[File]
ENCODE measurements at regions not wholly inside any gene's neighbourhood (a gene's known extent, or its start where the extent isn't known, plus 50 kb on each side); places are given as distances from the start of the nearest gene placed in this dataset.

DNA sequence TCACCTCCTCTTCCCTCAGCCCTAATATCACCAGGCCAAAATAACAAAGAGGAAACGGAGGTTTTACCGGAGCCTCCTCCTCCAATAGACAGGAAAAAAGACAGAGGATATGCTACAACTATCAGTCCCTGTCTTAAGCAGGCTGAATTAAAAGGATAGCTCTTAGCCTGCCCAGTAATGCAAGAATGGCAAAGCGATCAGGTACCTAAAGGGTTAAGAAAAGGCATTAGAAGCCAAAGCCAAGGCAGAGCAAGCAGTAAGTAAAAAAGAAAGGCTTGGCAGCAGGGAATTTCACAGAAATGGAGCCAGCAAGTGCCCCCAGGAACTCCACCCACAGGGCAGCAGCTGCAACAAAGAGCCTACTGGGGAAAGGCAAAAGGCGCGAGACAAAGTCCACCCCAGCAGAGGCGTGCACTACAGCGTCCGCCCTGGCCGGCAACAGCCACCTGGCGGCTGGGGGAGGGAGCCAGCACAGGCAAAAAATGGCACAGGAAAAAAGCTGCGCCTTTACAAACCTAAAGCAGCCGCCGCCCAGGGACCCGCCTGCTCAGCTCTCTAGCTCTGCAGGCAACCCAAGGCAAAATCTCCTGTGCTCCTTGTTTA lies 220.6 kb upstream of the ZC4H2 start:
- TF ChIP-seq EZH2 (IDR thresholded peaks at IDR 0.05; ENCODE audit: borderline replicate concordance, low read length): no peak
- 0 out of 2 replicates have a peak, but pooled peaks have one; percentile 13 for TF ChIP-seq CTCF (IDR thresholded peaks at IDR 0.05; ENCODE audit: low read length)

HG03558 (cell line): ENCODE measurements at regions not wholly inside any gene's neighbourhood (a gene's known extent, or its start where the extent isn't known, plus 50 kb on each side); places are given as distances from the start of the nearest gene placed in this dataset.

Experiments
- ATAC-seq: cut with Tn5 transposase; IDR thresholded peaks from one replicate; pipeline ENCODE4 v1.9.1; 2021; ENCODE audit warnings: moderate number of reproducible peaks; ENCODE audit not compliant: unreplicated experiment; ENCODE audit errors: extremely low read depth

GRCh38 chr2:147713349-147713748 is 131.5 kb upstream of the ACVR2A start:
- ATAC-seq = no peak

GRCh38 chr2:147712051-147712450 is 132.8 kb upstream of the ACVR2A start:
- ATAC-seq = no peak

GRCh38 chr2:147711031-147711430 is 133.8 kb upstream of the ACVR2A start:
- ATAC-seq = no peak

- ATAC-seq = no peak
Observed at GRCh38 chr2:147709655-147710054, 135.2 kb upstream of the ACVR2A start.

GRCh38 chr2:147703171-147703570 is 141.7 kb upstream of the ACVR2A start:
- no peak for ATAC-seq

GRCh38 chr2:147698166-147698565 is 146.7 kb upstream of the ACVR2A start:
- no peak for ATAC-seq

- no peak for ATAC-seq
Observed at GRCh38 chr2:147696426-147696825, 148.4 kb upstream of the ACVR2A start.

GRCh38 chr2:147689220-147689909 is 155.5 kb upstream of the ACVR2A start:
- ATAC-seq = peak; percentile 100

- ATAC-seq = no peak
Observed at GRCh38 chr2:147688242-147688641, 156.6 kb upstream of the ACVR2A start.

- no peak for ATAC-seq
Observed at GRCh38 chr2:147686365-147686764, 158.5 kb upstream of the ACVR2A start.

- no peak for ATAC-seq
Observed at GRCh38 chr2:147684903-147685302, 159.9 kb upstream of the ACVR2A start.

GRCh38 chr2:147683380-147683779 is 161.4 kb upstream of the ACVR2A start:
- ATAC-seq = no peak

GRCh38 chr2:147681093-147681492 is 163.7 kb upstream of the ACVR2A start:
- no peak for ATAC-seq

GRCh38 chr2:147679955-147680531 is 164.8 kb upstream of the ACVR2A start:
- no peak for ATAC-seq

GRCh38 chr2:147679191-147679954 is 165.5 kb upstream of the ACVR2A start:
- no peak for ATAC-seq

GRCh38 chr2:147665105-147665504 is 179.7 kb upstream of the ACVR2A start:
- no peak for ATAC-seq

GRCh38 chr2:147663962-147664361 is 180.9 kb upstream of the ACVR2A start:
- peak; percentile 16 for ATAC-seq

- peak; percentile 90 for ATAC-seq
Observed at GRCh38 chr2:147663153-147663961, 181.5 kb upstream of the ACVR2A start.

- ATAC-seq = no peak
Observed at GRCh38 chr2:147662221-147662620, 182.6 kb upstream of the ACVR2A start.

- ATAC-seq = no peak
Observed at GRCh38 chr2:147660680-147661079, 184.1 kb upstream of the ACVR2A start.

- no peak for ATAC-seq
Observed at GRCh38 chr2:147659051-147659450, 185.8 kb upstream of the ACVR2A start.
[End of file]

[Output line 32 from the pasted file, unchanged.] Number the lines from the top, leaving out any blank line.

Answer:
GRCh38 chr2:147681093-147681492 is 163.7 kb upstream of the ACVR2A start: